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Small Pockets, Big Hearts: Making a Difference a Dollar at a Time

By       Message M. Davis       (Page 1 of 1 pages)     Permalink

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On a Native American reservation in South Dakota, the director of a not for profit clinic, the Porcupine Clinic, dips into her own pockets to buy propane for this one of a kind health clinic. In Mississippi, a teacher in the lowest rated school in the nation donates an elderly grandmother a clothes dryer so her grandson can stop wearing wet clothing to school. In India, a retired teacher donates his entire pension to students.

"Poor students need special attention. The country can develop only when the both poor and rich are educated. Only educated people can contribute towards the development of a nation," 64-year-old Ram Kishore Sahu said. (
That is as true in the United States as it is in India. In fact, all over the world, schools and health clinics have been instrumental in lifting families and villages out of poverty. Good health and education are essential to raising poor people out of poverty and giving them the educational skills and the physical health to be productive, self-reliant citizens.

It takes a quiet kind of dedication to get the job done, however. But the rewards are well worth the effort over the long haul. One teacher, a single individual who sees a need and fulfills that need is a ruby beyond price. Such educators are precious and we can not over-estimate the worth of those who are willing to give their time, and sometimes money, to ensure that their students have the proper tools to learn.

An Australian study found that good teachers make all the difference in the world. In quantifying the value of good teachers, the study found that: “School students who have good teachers take half as long to learn their course material as those with poor teachers.

(A good teacher with an open heart, working in our impoverished schools is worth his or her weight in gold. Such an educator is inspiring and, in some cases, may be the very lifeline his or her students need to keep from being spiritually suffocated by the grinding poverty which surrounds them.

The problem with many of us is that we have a hard time understanding the depth of poverty and hopelessness that exists right here in the United States, let alone in other parts of the world. Imagine, if you will, a county where only one per cent of the area’s white kids attend the county’s public schools. Think, if you will, about a quiet kind of desperation housed inside paint peeled walls and worn linoleum floors of the mostly black public schools.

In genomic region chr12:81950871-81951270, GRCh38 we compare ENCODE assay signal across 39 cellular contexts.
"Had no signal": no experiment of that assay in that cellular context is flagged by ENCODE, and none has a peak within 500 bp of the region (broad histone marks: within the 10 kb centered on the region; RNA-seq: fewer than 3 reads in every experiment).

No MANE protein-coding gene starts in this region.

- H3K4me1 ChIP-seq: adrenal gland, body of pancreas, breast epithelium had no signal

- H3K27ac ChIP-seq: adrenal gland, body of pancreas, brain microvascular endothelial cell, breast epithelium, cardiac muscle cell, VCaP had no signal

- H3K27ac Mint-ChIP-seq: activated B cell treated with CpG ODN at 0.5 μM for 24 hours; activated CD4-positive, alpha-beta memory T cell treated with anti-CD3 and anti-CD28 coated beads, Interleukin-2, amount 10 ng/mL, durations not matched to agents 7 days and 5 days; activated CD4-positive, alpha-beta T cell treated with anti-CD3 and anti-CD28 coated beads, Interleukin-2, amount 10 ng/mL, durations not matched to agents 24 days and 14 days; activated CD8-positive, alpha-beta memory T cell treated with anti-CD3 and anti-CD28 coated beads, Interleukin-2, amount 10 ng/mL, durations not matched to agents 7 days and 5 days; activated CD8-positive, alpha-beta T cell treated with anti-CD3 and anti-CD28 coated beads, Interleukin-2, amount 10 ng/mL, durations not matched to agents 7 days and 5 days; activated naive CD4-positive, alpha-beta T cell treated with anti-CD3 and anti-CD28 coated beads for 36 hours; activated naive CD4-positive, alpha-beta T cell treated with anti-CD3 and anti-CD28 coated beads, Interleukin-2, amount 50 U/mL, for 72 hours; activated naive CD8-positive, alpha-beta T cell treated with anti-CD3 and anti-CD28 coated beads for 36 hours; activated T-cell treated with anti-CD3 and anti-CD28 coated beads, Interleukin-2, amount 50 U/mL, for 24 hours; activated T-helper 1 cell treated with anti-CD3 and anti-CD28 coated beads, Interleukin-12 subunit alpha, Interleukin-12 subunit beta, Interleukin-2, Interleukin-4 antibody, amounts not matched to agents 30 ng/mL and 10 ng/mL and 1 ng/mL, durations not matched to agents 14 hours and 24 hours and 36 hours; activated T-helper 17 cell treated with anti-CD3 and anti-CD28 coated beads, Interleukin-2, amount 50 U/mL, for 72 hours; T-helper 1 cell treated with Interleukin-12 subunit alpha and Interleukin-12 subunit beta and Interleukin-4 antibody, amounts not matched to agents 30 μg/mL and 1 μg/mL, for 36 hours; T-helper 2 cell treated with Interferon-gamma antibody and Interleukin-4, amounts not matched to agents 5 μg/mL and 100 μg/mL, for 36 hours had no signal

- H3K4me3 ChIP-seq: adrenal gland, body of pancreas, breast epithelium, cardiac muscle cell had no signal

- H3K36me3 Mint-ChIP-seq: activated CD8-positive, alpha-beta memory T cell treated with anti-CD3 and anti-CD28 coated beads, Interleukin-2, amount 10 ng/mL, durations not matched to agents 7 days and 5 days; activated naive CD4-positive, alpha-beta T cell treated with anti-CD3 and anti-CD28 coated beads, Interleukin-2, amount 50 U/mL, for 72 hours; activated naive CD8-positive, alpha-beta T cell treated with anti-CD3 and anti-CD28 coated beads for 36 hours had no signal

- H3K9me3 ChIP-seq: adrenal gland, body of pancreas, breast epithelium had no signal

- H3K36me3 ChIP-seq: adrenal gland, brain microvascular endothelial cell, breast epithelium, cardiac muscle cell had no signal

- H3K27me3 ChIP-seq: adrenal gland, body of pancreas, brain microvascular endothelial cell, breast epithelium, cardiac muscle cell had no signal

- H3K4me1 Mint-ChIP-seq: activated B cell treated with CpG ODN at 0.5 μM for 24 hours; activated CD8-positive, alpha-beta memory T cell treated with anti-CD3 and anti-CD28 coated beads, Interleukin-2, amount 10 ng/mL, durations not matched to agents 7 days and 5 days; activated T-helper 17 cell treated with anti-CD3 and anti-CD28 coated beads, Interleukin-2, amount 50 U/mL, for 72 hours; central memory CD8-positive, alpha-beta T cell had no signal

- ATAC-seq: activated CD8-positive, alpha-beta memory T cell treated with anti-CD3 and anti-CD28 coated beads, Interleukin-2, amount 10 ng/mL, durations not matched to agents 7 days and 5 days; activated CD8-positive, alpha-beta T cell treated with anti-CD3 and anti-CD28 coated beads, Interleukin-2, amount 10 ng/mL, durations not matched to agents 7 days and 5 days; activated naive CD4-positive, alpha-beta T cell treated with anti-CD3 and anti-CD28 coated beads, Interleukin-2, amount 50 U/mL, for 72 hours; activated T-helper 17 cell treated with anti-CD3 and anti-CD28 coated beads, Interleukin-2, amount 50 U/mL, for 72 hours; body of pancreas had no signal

Imagine a public school, where 99 per cent of the kids are black, and the school is falling down around the ears of the students and teachers. Imagine a student body of desperately poor children, most of whom live with their families in decrepit mobile homes, which were on their last legs a generation ago.

In terms of the power of education in the rural south, in many small southern towns, blacks still struggle with the side effects of backward educational systems and the residuals of white supremacy. Even now, many do not have the education, social skills, or connections to confront local governments and power brokers when it comes to land theft, wrongful arrest, and illegal terminations.

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Substandard schools and watered down education have always been tools of oppression, even today. Many education historians continue to wrestle with what education has accomplished in the South, but they fully understood that:

Southern whites accurately viewed education for blacks as a means of eventually upsetting white supremacy, and therefore resisted northern efforts at educational reform, even when couched in the terms of industrial education, or educating blacks to remain in their place. ( Book review: Eric A. Anderson and Alfred A. Moss, Jr. Dangerous Donations: Northern Philanthropy and Southern Black Education, 1902-1930.)

Around the nation, in this so-called land of plenty, the wretched poverty in this country continues to strangle the spirit out of millions of Americans. It stretches from the Native American reservations, to the Black Belt in the South and the Rust Belt in the Midwest, back to the hell grounds of the largest urban centers in the nation. Nationwide, tens of thousands of volunteers provide countless points of light in poverty’s despairing depths, and those angels deserve our blessing and support, but their work is far from done.

The Porcupine Clinic on the Pine Ridge Reservation is the only Native American operated clinic in the United States. It relies completely on donations in order to operate, but it can not continue its mission if it has no fuel to heat the clinic.

Donations may also be sent directly to the Porcupine Clinic. For more information, please contact:
Porcupine Clinic
Stella White Eyes, Administrative Assistant
P.O. Box 99 – Porcupine, SD 57772


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Wanna be member of the anti-word police, author, columnist, activist and muckraker extraordinaire. Author of:

Land, Legacy and Lynching: Building the Future for Black America

Urban Asylum: Politics, Lunatics and the Refrigerator (more...)

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